Making Research Relevant for Decision Makers
CIRES’ Western Water Assessment releases new usable science guide for researchers hoping for impact
Experts in NOAA/CIRES’ Western Water Assessment have released a new usable science guide to break down common barriers: research questions may not be targeted to resolve issues of most relevance to stakeholders, and research products such as publications or datasets are often inaccessible or impractical for use by non-experts. The handbook provides tested, tangible methods for researchers to produce useful science for those who write legislation, implement policy, manage natural resources or public resources, or manage their own business—bridging the gap between critical scientific research and constructive societal impact.
“To create usable research, we must deliberately make connections with decision makers throughout the path of our projects,” said Lisa Dilling, director of Western Water Assessment, associate director of CIRES’ Center for Science and Technology Policy Research, and CU Boulder associate professor in Environmental Studies. “This ensures the questions we are asking and the research we are producing are useful and relevant to the decisions at hand—whether in land management, health care, disaster prevention, or transportation planning.”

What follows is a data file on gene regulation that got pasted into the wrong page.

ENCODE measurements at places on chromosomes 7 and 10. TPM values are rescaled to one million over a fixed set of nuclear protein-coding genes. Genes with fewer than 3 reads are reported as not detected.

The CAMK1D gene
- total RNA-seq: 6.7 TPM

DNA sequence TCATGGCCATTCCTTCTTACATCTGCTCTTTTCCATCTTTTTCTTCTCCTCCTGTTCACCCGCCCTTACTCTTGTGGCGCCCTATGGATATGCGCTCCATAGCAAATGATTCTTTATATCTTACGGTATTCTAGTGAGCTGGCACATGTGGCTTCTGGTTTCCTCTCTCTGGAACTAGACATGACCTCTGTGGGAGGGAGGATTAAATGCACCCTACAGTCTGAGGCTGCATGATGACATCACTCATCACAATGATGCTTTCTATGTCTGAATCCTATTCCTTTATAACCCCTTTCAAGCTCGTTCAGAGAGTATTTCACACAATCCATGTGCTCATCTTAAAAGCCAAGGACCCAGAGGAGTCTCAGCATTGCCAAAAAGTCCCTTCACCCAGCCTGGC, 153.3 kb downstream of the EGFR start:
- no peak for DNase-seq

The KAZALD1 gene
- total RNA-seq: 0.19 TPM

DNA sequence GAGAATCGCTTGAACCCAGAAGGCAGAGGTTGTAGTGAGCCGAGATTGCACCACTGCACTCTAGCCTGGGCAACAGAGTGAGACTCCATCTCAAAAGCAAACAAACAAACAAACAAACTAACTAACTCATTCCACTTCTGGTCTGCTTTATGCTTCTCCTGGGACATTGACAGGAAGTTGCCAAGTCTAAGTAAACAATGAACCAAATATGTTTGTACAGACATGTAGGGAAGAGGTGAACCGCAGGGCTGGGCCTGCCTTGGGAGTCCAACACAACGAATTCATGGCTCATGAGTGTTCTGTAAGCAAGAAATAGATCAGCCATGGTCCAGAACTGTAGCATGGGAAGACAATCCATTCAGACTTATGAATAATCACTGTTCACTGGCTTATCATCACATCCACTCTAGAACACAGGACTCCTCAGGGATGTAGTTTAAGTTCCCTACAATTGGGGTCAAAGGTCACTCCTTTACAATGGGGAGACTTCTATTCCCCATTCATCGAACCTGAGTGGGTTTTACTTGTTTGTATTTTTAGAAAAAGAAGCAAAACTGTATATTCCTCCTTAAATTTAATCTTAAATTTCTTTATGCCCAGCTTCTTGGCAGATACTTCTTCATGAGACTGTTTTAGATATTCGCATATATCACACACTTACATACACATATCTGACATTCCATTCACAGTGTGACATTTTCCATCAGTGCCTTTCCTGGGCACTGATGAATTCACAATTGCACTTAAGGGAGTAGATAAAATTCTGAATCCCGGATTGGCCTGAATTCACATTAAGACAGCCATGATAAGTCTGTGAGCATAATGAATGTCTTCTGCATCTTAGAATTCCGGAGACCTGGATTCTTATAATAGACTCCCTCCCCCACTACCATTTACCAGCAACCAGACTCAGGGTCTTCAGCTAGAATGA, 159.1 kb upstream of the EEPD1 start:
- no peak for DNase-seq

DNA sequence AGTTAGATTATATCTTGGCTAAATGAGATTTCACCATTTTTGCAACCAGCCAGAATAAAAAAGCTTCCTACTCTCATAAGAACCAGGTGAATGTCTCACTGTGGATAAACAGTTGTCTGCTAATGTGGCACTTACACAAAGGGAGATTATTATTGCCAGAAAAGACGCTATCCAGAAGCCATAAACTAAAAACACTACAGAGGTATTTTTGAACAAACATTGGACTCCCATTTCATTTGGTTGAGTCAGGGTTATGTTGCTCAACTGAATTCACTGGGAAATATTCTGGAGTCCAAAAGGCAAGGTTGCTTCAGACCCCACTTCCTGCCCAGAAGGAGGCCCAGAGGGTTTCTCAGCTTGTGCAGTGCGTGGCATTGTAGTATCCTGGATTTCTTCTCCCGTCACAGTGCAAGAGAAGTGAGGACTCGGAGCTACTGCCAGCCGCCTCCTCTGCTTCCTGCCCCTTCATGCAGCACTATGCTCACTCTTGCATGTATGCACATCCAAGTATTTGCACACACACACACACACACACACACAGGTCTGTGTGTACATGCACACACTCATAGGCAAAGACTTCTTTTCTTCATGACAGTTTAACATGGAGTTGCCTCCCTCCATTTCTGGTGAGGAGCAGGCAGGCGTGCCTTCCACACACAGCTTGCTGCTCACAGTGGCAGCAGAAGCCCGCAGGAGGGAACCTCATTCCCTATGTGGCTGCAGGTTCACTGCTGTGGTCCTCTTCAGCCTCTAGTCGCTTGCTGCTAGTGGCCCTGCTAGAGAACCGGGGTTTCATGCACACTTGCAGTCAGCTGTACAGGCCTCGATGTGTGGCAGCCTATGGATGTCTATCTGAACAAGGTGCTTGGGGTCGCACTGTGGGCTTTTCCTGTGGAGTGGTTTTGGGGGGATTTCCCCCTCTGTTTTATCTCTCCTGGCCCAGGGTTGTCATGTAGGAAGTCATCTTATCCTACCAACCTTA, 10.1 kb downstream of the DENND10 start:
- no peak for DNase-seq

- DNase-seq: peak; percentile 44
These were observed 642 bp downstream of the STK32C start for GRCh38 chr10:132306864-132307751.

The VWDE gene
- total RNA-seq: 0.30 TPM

The guide features easy-to-follow steps, tools, and resources to improve usability. It also spotlights several CU Boulder researchers who have made their research usable and accessible to various sectors in society:
There’s Lise St. Denis in CIRES/CU’s Earth Lab who works on wildfire issues. She built trust and established early, meaningful connections with hazard-management decision makers to work toward a flexible, web-based fire risk-management interface that can be used by experts and non-experts alike.
And there’s Florence Fetterer, a National Snow and Ice Data Center researcher, who sought to improve sea-ice forecasts in the Arctic. She identified the specific operational needs of several external stakeholders, including the Naval Research Laboratory and U.S. National Ice Center, to drive her research forward.
How will YOU make your science usable to decision makers? Access the usable science guide online here. If the interest emerges, Dilling and her Western Water Assessment colleagues can give seminars on the topic of usable science; let her know you’re interested!